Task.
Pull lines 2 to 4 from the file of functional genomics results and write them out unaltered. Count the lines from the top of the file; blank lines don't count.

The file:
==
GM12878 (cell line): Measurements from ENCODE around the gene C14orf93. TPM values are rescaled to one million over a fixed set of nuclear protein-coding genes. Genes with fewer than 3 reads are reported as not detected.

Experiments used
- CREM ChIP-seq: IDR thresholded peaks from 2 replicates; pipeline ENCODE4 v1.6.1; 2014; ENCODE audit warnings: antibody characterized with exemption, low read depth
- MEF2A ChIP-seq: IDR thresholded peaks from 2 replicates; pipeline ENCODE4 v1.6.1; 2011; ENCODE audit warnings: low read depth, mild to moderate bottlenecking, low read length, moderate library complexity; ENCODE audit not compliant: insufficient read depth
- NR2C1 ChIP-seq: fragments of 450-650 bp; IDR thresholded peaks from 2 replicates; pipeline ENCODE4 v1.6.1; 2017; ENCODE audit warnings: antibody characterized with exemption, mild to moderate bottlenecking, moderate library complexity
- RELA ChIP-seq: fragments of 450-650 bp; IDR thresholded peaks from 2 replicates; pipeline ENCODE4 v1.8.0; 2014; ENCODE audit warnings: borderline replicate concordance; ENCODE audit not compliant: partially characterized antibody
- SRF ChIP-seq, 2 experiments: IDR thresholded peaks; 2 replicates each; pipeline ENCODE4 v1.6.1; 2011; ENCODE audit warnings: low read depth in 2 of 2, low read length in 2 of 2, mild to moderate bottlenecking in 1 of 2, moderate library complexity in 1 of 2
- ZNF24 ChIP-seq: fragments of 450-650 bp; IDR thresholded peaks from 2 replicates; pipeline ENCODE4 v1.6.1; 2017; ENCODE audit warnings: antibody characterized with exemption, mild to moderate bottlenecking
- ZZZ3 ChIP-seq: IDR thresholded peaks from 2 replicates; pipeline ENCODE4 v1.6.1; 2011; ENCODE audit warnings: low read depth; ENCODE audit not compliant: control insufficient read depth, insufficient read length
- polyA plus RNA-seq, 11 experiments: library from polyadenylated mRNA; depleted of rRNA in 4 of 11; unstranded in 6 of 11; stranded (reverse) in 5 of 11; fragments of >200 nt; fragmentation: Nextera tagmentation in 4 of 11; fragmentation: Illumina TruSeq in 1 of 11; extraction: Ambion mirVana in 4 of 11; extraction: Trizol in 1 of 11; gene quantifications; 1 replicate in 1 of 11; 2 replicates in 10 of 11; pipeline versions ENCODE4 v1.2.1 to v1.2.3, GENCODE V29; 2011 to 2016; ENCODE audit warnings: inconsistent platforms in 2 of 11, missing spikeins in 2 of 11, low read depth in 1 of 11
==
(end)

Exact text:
Experiments used
- CREM ChIP-seq: IDR thresholded peaks from 2 replicates; pipeline ENCODE4 v1.6.1; 2014; ENCODE audit warnings: antibody characterized with exemption, low read depth
- MEF2A ChIP-seq: IDR thresholded peaks from 2 replicates; pipeline ENCODE4 v1.6.1; 2011; ENCODE audit warnings: low read depth, mild to moderate bottlenecking, low read length, moderate library complexity; ENCODE audit not compliant: insufficient read depth